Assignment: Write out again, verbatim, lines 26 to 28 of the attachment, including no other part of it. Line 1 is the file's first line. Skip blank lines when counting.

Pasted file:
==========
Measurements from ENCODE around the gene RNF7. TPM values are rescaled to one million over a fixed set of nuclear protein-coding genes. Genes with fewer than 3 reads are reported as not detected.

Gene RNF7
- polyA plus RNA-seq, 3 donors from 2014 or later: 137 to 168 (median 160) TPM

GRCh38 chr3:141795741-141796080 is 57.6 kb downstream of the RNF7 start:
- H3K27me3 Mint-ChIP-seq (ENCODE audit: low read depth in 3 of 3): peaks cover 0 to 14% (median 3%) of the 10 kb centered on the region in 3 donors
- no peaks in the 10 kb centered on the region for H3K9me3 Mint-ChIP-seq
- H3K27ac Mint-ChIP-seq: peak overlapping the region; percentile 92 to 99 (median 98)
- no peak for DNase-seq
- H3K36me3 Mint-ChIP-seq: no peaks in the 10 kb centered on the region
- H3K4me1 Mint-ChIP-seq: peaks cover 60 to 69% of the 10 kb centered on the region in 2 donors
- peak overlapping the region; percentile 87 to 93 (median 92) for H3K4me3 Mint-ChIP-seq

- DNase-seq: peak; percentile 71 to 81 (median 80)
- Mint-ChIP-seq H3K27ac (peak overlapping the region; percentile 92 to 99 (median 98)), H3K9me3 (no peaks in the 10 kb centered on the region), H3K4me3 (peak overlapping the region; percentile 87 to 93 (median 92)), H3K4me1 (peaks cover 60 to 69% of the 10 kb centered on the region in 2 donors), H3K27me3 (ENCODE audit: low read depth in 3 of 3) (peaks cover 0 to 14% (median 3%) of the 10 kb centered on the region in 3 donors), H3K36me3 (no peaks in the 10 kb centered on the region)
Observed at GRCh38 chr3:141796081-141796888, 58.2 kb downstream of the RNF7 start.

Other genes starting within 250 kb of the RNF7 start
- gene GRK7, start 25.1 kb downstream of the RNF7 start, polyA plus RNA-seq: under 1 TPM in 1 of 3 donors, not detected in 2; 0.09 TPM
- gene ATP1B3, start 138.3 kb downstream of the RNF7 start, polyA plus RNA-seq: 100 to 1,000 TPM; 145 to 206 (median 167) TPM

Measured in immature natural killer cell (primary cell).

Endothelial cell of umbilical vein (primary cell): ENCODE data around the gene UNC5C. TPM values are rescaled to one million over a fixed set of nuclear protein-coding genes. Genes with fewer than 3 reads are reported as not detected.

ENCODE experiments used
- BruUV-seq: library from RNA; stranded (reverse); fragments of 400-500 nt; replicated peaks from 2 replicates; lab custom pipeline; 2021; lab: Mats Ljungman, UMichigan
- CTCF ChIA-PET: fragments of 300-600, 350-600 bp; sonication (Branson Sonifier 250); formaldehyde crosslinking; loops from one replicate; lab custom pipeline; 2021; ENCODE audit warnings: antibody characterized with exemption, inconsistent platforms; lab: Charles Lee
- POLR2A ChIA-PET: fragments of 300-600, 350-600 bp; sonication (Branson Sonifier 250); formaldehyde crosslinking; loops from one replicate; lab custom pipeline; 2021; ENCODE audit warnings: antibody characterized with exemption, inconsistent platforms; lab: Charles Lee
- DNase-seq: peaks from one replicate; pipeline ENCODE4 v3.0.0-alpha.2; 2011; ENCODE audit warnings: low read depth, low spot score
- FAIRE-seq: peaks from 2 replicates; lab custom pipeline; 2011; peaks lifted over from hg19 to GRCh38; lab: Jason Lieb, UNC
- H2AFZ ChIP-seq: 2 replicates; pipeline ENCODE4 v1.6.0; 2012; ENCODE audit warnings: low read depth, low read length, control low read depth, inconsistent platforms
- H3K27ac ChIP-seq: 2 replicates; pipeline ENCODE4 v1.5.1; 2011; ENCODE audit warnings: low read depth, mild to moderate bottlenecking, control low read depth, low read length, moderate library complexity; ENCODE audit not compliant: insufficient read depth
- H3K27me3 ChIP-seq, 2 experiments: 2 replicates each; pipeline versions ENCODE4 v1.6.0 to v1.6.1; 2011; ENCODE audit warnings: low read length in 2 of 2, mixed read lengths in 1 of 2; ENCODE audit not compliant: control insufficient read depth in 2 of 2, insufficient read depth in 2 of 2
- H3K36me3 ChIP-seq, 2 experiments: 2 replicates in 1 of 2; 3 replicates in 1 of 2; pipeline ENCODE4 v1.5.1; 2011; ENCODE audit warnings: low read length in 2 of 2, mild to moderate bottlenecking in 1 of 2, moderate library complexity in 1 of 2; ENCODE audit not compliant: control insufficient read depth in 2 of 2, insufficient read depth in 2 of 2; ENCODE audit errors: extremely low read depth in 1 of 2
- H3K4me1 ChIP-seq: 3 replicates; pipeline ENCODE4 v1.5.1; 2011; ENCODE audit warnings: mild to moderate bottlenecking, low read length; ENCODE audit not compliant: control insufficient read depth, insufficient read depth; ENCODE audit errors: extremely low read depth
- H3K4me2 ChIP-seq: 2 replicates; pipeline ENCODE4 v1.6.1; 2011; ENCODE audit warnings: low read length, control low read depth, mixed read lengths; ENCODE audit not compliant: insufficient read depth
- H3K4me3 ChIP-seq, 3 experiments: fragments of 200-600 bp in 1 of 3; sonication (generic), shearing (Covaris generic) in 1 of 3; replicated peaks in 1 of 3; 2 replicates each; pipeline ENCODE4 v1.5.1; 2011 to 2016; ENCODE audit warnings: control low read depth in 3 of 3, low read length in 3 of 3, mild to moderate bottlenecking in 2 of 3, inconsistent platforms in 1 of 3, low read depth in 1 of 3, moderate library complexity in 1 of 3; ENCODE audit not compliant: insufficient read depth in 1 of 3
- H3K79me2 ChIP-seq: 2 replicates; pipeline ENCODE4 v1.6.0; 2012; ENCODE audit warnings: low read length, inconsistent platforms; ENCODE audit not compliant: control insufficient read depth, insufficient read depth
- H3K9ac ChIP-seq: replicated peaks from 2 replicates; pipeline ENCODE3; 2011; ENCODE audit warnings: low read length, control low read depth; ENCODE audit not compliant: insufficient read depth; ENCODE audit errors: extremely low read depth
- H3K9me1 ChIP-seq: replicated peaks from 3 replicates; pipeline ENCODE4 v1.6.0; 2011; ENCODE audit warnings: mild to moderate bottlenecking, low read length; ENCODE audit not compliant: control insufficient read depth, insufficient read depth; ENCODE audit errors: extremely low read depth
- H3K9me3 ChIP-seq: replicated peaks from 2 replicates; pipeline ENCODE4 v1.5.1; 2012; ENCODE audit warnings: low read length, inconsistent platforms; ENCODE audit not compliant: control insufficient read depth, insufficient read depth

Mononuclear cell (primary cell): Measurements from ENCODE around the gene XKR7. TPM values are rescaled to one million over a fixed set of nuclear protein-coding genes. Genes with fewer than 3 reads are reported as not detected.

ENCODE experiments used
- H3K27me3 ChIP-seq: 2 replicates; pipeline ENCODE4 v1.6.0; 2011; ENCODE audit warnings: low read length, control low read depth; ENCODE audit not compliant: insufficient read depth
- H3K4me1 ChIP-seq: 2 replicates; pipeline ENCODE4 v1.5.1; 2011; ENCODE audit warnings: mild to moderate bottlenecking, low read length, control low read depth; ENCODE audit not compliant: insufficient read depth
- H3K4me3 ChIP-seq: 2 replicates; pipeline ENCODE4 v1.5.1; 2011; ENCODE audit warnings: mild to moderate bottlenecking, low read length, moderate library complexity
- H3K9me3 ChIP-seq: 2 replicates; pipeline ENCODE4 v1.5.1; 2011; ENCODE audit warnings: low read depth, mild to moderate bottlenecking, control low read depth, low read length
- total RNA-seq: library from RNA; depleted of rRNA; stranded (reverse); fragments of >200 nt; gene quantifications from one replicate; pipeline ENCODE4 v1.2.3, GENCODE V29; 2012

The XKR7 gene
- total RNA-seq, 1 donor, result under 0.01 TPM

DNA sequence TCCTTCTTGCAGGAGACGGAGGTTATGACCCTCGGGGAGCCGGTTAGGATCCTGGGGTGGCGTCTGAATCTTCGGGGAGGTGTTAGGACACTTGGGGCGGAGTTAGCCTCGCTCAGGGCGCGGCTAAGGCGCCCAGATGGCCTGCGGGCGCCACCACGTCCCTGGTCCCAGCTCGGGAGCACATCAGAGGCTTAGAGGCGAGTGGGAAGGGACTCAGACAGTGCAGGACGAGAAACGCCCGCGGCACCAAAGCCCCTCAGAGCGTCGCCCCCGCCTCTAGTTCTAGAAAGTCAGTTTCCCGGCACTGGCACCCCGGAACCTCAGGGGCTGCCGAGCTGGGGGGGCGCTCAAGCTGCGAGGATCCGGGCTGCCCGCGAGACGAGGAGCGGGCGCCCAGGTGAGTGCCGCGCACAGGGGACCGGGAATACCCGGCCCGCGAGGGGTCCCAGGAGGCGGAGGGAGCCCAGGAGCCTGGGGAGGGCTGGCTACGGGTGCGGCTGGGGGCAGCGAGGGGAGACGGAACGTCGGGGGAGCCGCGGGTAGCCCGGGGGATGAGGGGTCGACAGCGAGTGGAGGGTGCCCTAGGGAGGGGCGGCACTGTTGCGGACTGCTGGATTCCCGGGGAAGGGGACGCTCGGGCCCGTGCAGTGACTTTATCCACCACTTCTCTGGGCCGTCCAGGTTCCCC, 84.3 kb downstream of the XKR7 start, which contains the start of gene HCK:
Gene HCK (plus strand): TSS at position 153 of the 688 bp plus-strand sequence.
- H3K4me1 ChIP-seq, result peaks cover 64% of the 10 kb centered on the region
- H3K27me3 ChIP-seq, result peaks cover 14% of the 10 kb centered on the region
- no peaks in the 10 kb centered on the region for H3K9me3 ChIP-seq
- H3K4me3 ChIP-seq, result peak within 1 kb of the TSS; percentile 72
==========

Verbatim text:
- H2AFZ ChIP-seq: 2 replicates; pipeline ENCODE4 v1.6.0; 2012; ENCODE audit warnings: low read depth, low read length, control low read depth, inconsistent platforms
- H3K27ac ChIP-seq: 2 replicates; pipeline ENCODE4 v1.5.1; 2011; ENCODE audit warnings: low read depth, mild to moderate bottlenecking, control low read depth, low read length, moderate library complexity; ENCODE audit not compliant: insufficient read depth
- H3K27me3 ChIP-seq, 2 experiments: 2 replicates each; pipeline versions ENCODE4 v1.6.0 to v1.6.1; 2011; ENCODE audit warnings: low read length in 2 of 2, mixed read lengths in 1 of 2; ENCODE audit not compliant: control insufficient read depth in 2 of 2, insufficient read depth in 2 of 2